After sitting ten minutes or so, I’d begin to shave and scrape and do whatever else I could do to camouflage the signs of aging. The last step was the actual bath, and then I’d step out feeling calm and very refreshed.

Why did I stop this ritual? Oh…that’s right…I had children.

In the thirteen years that I’ve been a mother, there’s been a few times when more than a year has passed without using the tub! As I think about the reasons why, I come up with: reason number one, “I don’t have time,” reason number two, “It’s easier to take a shower.” More reasons: I like to shower in the morning, so why take a bath at night. I need to wash my hair. I don’t want to clean the tub.

About a month ago, I had a calling from the bathtub, and I gave into it. My husband and children were busy watching Friday night television, or maybe they were playing the Wii; it didn’t matter. It was my chance to drift off into a little personal serenity.

It is still an effort for me to take a tub bath, but I’ve had a couple more, and plan to continue this new rediscovery.

When was the last time you used your tub?

Tuesday, February 10, 2009

The Sick Child

As I am awakened by my daughter at 5:30 a.m., my first agonizing thought is, "I may be beyond the diapers and spills, but I am not beyond the sick child." Ten year old Kelly is ill. She's standing beside my bed looking down on me, waiting for me to fulfill her request for a drink of soda. I can't do it. I can not get up and take that long walk down the stairs, turn on the lights, pour a drink, bring it back up, and then expect to recoup my last half hour of sleep. Instead, I say to Kelly, "Get in."

Her warm, feverish body lies between my husband's and mine for the next half hour. I do not get back to sleep. Instead, my thoughts turn to how this episode is going to change my routine for the day.

I get up at six; my day has begun. The first mommy duty is the taking of the temperature...104.1. Is that correct? "That seems awfully high," I say to Kelly, then immediately go into defense mode with the juice and Motrin. (I know...a lot of you don't give fever reducers, takes away the misery.) She plants herself on the family room sofa wrapped in blankets, while I hurry to get her two sisters up, fed, groomed, and out the door to catch that marvelous creation called the yellow bus.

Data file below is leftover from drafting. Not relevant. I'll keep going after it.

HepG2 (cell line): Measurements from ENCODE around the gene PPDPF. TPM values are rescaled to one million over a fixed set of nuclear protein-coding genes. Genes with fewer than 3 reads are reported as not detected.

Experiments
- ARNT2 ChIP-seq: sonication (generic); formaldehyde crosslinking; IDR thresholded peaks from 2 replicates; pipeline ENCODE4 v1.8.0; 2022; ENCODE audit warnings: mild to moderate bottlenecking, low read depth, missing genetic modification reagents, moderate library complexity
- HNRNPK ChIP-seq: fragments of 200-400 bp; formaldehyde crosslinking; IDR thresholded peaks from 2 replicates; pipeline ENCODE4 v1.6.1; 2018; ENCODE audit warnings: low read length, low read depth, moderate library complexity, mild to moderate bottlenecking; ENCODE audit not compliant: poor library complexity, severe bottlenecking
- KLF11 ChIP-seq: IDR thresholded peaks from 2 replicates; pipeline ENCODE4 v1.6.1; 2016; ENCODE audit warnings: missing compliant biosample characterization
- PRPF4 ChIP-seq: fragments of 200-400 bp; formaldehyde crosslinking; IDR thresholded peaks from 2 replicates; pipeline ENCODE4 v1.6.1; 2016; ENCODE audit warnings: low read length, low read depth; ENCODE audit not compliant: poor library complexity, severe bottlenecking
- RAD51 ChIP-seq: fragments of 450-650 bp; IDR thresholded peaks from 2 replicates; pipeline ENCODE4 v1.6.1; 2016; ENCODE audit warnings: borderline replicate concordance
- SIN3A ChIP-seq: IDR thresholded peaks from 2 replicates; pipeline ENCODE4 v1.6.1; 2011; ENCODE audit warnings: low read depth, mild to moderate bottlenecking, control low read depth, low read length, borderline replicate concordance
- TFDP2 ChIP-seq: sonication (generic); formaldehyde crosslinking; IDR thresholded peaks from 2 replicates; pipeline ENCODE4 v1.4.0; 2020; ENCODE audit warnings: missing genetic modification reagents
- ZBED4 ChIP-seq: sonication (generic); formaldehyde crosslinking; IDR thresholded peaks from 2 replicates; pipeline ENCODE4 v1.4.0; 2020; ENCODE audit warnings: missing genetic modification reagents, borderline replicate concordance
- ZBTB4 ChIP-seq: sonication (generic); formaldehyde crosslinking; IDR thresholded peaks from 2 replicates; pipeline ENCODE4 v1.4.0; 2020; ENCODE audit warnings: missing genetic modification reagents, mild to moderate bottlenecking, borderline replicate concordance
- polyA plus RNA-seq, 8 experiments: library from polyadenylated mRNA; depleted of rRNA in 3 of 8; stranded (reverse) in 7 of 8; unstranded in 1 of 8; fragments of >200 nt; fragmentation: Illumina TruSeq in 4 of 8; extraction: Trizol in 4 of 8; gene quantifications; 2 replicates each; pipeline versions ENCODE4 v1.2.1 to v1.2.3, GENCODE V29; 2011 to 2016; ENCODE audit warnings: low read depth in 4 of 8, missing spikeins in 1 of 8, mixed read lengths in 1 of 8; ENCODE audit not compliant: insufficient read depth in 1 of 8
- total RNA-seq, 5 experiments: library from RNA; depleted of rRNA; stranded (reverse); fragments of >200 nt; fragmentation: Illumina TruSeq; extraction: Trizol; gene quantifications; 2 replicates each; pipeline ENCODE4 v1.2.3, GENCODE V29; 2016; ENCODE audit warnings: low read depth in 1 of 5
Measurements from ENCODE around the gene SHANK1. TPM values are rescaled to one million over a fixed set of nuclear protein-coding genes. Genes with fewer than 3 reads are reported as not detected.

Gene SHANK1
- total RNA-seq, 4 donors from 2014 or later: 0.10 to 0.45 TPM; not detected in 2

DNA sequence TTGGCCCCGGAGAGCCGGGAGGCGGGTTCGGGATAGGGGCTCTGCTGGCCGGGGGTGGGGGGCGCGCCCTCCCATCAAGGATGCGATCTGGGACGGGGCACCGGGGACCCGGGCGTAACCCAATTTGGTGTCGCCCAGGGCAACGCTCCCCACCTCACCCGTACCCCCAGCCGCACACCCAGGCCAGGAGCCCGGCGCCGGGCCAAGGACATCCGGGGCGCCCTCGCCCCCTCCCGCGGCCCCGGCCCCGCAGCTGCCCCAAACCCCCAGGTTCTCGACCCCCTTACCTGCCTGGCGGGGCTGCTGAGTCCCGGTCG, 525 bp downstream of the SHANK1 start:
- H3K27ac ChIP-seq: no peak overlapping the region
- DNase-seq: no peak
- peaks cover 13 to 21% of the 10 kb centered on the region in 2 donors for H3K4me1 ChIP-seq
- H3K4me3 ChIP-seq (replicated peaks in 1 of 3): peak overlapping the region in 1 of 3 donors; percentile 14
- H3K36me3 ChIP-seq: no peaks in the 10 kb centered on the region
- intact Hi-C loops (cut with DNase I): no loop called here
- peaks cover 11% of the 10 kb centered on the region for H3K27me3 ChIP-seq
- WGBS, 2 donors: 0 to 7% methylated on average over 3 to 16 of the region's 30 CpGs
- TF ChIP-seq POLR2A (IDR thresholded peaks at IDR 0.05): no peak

Somewhere in the midst of all of this, my fourth child, nine month old Layla the dog, stands fidgeting at the door. She needs to relieve herself and her human siblings are not dressed, so I have the duty of putting on a coat over my PJs and slipping into my rain boots to head out into the below freezing temperature. I am definitely awake now.

My day consists of the usual household chores that one does when one is stuck in the house, i.e. laundry, dish washing, and bill paying. Add to that, the occasional nursing duties of more temperature taking, giving medicine, pleading with the child to take one more sip or one more spoonful, hugs, and pampering.

Day two...she's still home. No surprise. I decide to take the trip to see the doctor. (Nowadays, it's the thing to do. How did I survive childhood?) Kelly gets the flu test via a swab in her nostril and the strep test via a swab on her throat. "Ugh," she growls. Both come back from the lab negative. "It's a virus," says the doctor. "It'll have to run its course."

I have now given into the fact that I will be in the house indefinitely (during the day and evening while my husband's at work). So...I ignore the sink of dishes and the messy counter tops, search for a soft snack for Kelly, and then pull out the m&m World jigsaw puzzle. Kelly and I clear the kitchen table and begin the attack.

It's afternoon and the sun is shining brightly into the large window adjacent to the table. Kelly asks me, "Mommy, when I'm not here, what do you do all day?" I give her a one minute synopsis which seems to satisfy her. She smiles and says, "I'm sitting here in the sun, with my puzzle, my Jello, my dog, and my mommy - this is the life."

What is your day like when you have a sick child?